Wednesday, 13 February 2013
Matters of Public Importance
Minerals Resource and Rent Tax
I have received a letter from the honourable the Leader of the Opposition, the member for Warringah, proposing that a definite matter of public importance be submitted to the House for discussion, namely:
The adverse impact to the government's management of the mining tax on investment in Australia.
I call upon those members who approve of the proposed discussion to rise in their places.
More than the number of members required by the standing orders having risen in their places—
I think today in question time we had five answers from the government that extensively quoted from President Obama's State of the Union address. It was a very selective presentation, by the government, from President Obama's address.
There was one quite resonant declaration from President Obama, which I would like to share with the House and which, funnily enough, did not make it into anything said by ministers opposite. Let us listen to what President Obama said: 'Our government shouldn't make promises we cannot keep,' and he went on: 'but we must keep the promises we have already made.' Why didn't the government quote President Obama? Let me repeat it: 'Our government shouldn't make promises we cannot keep but we must keep the promises we've already made.'
For the benefit of ministers opposite, let me say that the government did promise $10.5 billion in mining tax revenue—a promise that it could not keep and always knew or should have known that it could not keep. It did promise not to change the mining tax, a promise that it is preparing to break. Haven't we seen this all before, from this government? It makes commitments it cannot keep, it blusters about its ability to deliver and then it betrays people—a consistent pattern of conduct from this government.
The government said the mining tax would raise $10.5 billion, it said it would rebate royalties and it said that the miners could offset the market value of their assets. The tax has not raised the revenue and the government is now preparing to break the deal. Another betrayal is coming up. As sure as night follows day, another betrayal from this government is coming up. It might happen before the election. It will certainly happen after the election, if this government is re-elected. It will gouge the mining industry, as sure as night follows day. Either it will no longer rebate royalties—it will change the basis upon which the tax is calculated—or it will extend the mining tax to more minerals. This is absolutely inevitable. It is absolutely certain, because you cannot fund $15 billion worth of programs with $126 million of revenue. Not even Wayne Swan thinks that sum adds up. It cannot stop the spending so it must raise the tax. It is as certain as night follows day. What is also as certain as night follows day is that this government will never be straight with people about what it is doing.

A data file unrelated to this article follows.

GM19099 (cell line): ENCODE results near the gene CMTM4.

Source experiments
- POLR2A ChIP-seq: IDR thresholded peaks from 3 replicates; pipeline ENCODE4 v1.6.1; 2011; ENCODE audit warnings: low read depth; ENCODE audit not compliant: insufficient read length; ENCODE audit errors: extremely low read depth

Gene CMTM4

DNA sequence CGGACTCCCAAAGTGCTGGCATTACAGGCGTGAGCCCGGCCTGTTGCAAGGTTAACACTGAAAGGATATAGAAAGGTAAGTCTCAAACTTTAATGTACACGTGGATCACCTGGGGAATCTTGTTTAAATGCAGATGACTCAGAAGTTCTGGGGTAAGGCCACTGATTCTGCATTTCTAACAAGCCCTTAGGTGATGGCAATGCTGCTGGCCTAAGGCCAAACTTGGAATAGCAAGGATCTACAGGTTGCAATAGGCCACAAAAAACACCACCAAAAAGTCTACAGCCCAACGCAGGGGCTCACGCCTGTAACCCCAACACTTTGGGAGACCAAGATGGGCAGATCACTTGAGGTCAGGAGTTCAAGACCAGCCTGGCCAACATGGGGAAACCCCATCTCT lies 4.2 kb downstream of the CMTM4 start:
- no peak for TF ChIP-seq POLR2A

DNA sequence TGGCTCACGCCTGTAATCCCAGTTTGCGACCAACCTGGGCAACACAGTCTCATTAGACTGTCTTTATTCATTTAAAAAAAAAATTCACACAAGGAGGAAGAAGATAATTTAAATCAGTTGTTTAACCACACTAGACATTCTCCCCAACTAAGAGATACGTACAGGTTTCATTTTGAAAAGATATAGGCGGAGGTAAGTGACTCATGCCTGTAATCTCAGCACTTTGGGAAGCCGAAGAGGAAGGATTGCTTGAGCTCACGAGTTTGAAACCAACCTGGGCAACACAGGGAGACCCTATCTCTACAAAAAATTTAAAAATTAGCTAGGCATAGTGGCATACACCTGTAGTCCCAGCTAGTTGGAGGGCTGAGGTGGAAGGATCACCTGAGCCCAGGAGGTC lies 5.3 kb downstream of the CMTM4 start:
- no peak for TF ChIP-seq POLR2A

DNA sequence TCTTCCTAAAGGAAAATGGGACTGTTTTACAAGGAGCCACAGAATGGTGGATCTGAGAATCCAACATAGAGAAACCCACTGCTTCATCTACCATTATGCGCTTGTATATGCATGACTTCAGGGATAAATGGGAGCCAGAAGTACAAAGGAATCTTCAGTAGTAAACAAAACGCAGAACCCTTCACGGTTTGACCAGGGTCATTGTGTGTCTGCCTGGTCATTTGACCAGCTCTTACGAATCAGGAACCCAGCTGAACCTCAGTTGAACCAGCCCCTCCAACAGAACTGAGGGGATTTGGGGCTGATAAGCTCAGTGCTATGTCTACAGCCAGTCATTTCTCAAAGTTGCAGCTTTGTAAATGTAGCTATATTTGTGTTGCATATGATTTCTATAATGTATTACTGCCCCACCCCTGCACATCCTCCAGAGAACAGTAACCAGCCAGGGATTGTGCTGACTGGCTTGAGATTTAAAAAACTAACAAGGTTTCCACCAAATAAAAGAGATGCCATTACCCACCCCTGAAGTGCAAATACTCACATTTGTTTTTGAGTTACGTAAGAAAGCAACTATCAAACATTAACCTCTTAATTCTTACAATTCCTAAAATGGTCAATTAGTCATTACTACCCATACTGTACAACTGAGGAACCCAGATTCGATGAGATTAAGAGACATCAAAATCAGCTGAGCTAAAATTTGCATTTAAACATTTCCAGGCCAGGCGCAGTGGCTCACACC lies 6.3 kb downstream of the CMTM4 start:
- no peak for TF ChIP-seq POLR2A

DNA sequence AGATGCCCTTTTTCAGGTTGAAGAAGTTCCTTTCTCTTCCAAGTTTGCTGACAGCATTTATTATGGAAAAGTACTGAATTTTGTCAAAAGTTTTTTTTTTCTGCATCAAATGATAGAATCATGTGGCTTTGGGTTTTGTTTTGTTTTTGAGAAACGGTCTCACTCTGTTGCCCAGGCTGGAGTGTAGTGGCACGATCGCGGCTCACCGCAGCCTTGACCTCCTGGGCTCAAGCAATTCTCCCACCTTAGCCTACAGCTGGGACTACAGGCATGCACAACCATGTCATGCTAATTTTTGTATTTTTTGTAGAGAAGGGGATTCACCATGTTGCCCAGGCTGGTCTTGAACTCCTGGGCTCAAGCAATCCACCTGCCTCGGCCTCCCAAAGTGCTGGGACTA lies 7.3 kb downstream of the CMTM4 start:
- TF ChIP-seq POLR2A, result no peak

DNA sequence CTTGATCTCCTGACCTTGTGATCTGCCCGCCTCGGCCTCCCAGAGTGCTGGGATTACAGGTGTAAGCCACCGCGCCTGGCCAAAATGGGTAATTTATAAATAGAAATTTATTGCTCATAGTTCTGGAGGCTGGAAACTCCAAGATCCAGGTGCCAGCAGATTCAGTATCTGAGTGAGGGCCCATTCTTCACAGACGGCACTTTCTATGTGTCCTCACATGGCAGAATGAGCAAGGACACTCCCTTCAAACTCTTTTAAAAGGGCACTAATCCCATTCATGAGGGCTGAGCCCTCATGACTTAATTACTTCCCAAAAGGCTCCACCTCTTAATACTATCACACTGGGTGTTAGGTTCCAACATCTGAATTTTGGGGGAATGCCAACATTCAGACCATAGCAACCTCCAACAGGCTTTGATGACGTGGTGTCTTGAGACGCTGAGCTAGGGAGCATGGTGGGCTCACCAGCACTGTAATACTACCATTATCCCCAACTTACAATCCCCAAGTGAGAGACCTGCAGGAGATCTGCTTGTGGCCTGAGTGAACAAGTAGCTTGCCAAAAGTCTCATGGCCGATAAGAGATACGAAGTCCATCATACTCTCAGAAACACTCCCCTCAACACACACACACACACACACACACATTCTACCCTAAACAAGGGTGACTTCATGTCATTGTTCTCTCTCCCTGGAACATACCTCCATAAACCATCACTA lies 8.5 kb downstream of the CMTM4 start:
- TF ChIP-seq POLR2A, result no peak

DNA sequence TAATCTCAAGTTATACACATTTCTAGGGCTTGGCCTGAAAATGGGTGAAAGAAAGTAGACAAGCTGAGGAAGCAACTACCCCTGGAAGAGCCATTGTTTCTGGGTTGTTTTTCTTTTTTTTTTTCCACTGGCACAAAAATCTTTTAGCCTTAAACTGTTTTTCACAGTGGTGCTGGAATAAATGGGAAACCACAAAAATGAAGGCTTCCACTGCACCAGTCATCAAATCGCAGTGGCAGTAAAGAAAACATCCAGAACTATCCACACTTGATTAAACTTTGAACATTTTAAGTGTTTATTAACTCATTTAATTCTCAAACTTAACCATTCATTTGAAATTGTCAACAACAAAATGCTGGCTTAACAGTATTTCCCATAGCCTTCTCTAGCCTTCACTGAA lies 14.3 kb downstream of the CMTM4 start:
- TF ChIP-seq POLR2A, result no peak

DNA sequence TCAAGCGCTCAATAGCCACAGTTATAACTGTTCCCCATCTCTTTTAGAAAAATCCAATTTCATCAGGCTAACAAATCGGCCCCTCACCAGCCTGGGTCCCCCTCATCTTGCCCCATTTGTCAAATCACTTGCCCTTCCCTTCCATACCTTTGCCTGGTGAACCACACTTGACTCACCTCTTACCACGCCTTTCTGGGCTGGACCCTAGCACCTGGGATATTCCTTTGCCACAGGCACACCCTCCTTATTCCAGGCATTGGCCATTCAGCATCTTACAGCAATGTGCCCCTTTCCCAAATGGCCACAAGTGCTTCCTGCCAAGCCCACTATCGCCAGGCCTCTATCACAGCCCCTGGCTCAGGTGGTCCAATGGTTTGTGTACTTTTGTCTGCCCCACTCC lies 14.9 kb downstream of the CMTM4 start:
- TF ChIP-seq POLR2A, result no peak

Almost everything that this government has ever said about the mining tax has turned out to be false. It was going to fund company tax cuts. Remember the company tax cuts that the mining tax was going to fund, that were so important for maintaining investment and so important for preserving the competitiveness of the Australian economy? That lasted about 12 months. The mining tax never funded any company tax cuts. In fact, in a state of cold panic or blue funk at the impact of the carbon tax last year, the mining tax funded, or was supposed to fund, a series of politically targeted handouts.
Then the mining tax was going to raise massive amounts of money. It started at $10.5 billion, before the last election, when the mining tax was announced. By the time the MYEFO for that year was released, $10.5 billion had become $7.4 billion. But then, in the 2011 budget, rescue was at hand. It went up to $7.7 billion. When MYEFO came out—the fourth attempt to estimate the revenue—it was down to $7.5 billion. In the fifth attempt, in last year's budget, it was going to raise $6.5 billion in its first two years of operation. And then, in November last year, when MYEFO came out, it was going to raise $4.4 billion and $2 billion this year.
The great shrinking mining tax eventually became the great disappearing mining tax; just $126 million was raised. Even this information had to be dragged out of the government.
It was illegal, the government told us, for weeks. It could not possibly release any information—finally, $126 million or less than 10 per cent of the much reduced estimates. As Dennis Atkins in the Courier-Mail said this morning, with the money raised from the mining tax, they would struggle to cover the hospitality bill at Eddie Obeid's ski lodge!
That is what they have done. Then, by the time you offset the company tax and pay for the administration, virtually nothing has been raised from the mining tax. Finally, the government said that the mining tax was all about 'spreading the benefits of the boom'. Well, $126 million divided by 22 million Australians is just a little more than $5 each—aren't we grateful?